How Four Organizations Turned Human Resources Into a Powerful Strategic Driver

Succession management used to refer to the process of replacing a CEO when the position became vacant due to foreseen or unforeseen circumstances. These days, leading organizations understand the importance of implementing a succession plan for more and more roles across the company–in some cases extending to the larger population (managerial, professional, and administration). Succession planning is also an important way to identify, develop, retain and allocate key members of your workforce long before any talent gap occurs.

Top-performing employees are often looking for jobs that are engaging while their managers are continually looking for ways to motivate and retain them. In fact, when studies are conducted to find out what employees value in a job, career opportunities and development almost always appear at the top of the list. Retention of your high-potential employees is one of the keys to creating a motivated workforce and a more productive working environment.

By establishing a well-thought out succession plan, you’ll keep both audiences happy and create a positive impact on your bottom-line results.

Where do you start?

Identify Leadership Qualities

Most managers believe certain skills and attributes that can be recognized in a non-managerial role, if done well, are predictors of managerial success. To develop targeted leadership programs and identify employees with leadership qualities, as part a succession plan, organizations must determine the competencies required for success at key positions. There should also be buy-in from management regarding the list of qualities you are seeking so there won’t be a disconnect later when you find candidates with these attributes.

Designate Top Candidates

Another important aspect of succession planning is identifying whether or not you have a pool of qualified candidates ready to assume critical leadership positions. If you don’t already have one, how do you go about creating a pool?

  • Employees can identify positions and career paths of interest and work with their manager to create a development plan for the new role.
  • Managers can identify top-performers on their teams as having potential to move into new leadership positions.
  • Companies can utilize an employee database that includes job positions, skill requirements and a sorting / ranking / reporting function to prepare a list of qualified employees.

 

Difficulty may arise in identifying top candidates for succession to a specific job because the role often changes when a new person is selected to fill it. Once a job becomes available, many view this as a good time to revise the job as it has been filled previously and revise the job description to build more business impact into the position by restructuring the role or creating new responsibilities.

No matter which way you generate your pool of candidates, you should communicate the identification process to the candidates and make sure the candidates understand how they were identified.

Develop Candidates for Leadership Roles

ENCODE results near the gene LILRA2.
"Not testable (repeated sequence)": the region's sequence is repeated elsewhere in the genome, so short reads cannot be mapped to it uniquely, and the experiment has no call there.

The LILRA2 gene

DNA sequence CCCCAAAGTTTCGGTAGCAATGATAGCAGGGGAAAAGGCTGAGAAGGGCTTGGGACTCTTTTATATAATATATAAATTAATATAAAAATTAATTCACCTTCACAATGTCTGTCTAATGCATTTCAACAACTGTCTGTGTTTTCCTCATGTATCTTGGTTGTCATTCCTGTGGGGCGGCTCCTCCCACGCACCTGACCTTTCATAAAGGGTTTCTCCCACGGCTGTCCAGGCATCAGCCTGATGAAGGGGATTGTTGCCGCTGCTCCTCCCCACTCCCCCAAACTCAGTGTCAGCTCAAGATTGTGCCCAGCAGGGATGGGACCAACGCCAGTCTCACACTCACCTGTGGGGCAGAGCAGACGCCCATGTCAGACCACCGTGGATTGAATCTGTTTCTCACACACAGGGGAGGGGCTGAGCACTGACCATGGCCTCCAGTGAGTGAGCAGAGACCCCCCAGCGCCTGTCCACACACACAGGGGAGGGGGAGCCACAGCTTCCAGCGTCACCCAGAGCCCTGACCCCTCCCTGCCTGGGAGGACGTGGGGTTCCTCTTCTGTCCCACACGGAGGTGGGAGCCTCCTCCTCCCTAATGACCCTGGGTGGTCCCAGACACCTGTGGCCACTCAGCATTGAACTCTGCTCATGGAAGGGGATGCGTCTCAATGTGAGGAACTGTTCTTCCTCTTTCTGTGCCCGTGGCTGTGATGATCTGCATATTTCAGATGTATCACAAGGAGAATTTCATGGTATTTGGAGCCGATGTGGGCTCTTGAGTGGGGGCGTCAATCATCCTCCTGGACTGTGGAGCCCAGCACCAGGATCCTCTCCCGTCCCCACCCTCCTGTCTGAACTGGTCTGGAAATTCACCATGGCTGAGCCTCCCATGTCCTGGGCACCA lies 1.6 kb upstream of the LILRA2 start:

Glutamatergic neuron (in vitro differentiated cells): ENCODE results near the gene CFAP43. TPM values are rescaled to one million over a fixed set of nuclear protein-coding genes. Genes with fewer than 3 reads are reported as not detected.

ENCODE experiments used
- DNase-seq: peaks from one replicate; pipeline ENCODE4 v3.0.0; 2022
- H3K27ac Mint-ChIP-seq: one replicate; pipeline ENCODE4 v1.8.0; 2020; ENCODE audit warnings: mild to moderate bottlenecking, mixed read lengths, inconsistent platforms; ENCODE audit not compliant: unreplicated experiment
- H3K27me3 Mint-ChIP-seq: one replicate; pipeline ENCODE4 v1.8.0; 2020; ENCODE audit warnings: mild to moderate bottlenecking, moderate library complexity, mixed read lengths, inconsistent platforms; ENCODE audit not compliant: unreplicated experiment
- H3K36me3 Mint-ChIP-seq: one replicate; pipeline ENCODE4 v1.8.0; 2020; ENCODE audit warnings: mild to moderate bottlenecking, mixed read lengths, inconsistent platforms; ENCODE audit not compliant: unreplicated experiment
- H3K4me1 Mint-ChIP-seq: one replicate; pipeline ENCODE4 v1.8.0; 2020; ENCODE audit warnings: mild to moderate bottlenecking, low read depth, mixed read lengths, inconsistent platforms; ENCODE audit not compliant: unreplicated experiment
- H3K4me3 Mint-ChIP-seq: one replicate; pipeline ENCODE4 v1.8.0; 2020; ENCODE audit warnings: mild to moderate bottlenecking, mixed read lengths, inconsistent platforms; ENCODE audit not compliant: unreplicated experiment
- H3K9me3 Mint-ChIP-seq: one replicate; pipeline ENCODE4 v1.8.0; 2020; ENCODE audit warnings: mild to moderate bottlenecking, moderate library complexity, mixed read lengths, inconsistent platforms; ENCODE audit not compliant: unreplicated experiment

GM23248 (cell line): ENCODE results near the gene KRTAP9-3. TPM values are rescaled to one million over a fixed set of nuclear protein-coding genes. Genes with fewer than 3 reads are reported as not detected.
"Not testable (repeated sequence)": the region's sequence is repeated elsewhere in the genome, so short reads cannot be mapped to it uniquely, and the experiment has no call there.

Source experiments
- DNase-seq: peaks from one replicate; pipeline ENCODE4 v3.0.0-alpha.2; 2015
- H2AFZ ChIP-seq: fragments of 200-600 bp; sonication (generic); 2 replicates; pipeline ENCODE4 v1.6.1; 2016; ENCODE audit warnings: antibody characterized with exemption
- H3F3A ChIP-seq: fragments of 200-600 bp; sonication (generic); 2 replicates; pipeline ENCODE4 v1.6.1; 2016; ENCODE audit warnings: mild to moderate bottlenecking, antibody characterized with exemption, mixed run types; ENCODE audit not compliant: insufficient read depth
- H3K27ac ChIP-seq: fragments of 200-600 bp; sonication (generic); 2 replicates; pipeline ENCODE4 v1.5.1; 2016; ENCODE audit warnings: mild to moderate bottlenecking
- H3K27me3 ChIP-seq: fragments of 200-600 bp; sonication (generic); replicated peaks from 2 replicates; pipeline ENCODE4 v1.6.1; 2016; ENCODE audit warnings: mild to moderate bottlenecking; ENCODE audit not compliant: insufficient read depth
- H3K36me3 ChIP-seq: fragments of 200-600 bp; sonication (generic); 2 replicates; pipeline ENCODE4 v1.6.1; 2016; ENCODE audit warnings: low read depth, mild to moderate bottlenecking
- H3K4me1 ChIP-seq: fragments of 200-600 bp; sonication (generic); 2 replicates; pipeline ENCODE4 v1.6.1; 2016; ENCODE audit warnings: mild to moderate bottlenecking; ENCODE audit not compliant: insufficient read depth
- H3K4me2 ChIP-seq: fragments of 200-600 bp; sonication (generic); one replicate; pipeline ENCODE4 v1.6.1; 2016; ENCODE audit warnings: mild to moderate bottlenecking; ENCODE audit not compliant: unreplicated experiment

Companies should use technology, where appropriate, to turn push into pull – that is, empowering their employees to take an active role in their career development within the organization. Retention research indicates that individuals tend to stay longer where they are experiencing personal and professional growth. However, it may take time–possibly years–to develop even one viable candidate for top level positions and even longer to create a pipeline of several employees who will be ready to step in to leadership opportunities when they arise. There are a couple ways to develop your employees with an eye for succession planning.

Training: Encourage employees to attend on- and off-site classes with targeted training that enable them to acquire the knowledge necessary to move to positions with increased responsibility. These training plans must also include tracking systems to provide visibility into the progress of the high-potential candidate’s development. Internal career development programs are critical in retaining valued employees while ensuring greater control over the succession planning process.

Increase responsibilities: Assign work goals that are related to the increase in responsibility necessary for advancement within the company in a somewhat controlled environment. Examples–managing larger accounts, supervising people, etc. Or, you can create a structured path of employee positions with increasing responsibility.

Retain Key Employees and Attract High-Potentials

Identifying your employees as "high potentials" in the succession planning process can be a motivating factor in their retention. The two-way information flow allows employer and employee awareness of what is wanted and needed from one another. Expectations are clear. Companies know where they need leaders, and employees are realistically aware of how they fit into the corporations' bench strength requirements and succession plans. In addition to retaining your key employees, top talent will be attracted to an organization that has a reputation of developing leaders within the company.

Conclusion

Succession planning efforts should be designed within the context of an organization’s overall business plan. Since the strategic plan and corporate objectives direct the skills and abilities needed by the company’s leadership, these plans also affect the training and development implemented by the company. All organizations should incorporate a robust development program to be a part of the succession planning process to ensure the right people, with the right skills, are available at the right time to meet current and future business needs.

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